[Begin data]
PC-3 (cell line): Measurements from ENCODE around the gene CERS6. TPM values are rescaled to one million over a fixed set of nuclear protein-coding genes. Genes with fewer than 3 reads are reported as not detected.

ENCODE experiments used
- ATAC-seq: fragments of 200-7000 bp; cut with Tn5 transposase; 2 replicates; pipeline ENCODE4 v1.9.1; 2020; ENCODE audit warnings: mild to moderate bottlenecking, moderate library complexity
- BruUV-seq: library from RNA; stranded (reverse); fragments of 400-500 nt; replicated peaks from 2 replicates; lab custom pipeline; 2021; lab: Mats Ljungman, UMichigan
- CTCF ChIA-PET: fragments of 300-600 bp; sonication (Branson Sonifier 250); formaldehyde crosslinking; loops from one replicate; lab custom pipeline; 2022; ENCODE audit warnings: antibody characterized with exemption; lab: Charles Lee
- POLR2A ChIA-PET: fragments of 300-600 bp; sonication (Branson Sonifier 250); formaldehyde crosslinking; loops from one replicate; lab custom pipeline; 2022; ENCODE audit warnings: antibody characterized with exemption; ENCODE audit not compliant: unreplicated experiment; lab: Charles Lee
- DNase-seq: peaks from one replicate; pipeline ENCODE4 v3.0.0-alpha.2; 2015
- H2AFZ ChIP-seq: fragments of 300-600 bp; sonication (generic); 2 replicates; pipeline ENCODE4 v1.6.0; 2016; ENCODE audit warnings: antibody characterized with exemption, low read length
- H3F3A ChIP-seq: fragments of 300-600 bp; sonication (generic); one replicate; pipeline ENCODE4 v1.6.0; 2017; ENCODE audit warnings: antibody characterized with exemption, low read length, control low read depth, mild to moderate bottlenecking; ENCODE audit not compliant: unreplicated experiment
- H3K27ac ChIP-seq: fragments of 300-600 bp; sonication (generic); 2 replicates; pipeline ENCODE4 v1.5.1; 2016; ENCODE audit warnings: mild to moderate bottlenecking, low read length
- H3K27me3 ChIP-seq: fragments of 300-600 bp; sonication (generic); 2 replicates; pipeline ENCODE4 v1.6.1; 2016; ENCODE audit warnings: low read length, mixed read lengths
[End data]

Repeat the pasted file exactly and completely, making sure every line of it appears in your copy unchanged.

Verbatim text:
PC-3 (cell line): Measurements from ENCODE around the gene CERS6. TPM values are rescaled to one million over a fixed set of nuclear protein-coding genes. Genes with fewer than 3 reads are reported as not detected.

ENCODE experiments used
- ATAC-seq: fragments of 200-7000 bp; cut with Tn5 transposase; 2 replicates; pipeline ENCODE4 v1.9.1; 2020; ENCODE audit warnings: mild to moderate bottlenecking, moderate library complexity
- BruUV-seq: library from RNA; stranded (reverse); fragments of 400-500 nt; replicated peaks from 2 replicates; lab custom pipeline; 2021; lab: Mats Ljungman, UMichigan
- CTCF ChIA-PET: fragments of 300-600 bp; sonication (Branson Sonifier 250); formaldehyde crosslinking; loops from one replicate; lab custom pipeline; 2022; ENCODE audit warnings: antibody characterized with exemption; lab: Charles Lee
- POLR2A ChIA-PET: fragments of 300-600 bp; sonication (Branson Sonifier 250); formaldehyde crosslinking; loops from one replicate; lab custom pipeline; 2022; ENCODE audit warnings: antibody characterized with exemption; ENCODE audit not compliant: unreplicated experiment; lab: Charles Lee
- DNase-seq: peaks from one replicate; pipeline ENCODE4 v3.0.0-alpha.2; 2015
- H2AFZ ChIP-seq: fragments of 300-600 bp; sonication (generic); 2 replicates; pipeline ENCODE4 v1.6.0; 2016; ENCODE audit warnings: antibody characterized with exemption, low read length
- H3F3A ChIP-seq: fragments of 300-600 bp; sonication (generic); one replicate; pipeline ENCODE4 v1.6.0; 2017; ENCODE audit warnings: antibody characterized with exemption, low read length, control low read depth, mild to moderate bottlenecking; ENCODE audit not compliant: unreplicated experiment
- H3K27ac ChIP-seq: fragments of 300-600 bp; sonication (generic); 2 replicates; pipeline ENCODE4 v1.5.1; 2016; ENCODE audit warnings: mild to moderate bottlenecking, low read length
- H3K27me3 ChIP-seq: fragments of 300-600 bp; sonication (generic); 2 replicates; pipeline ENCODE4 v1.6.1; 2016; ENCODE audit warnings: low read length, mixed read lengths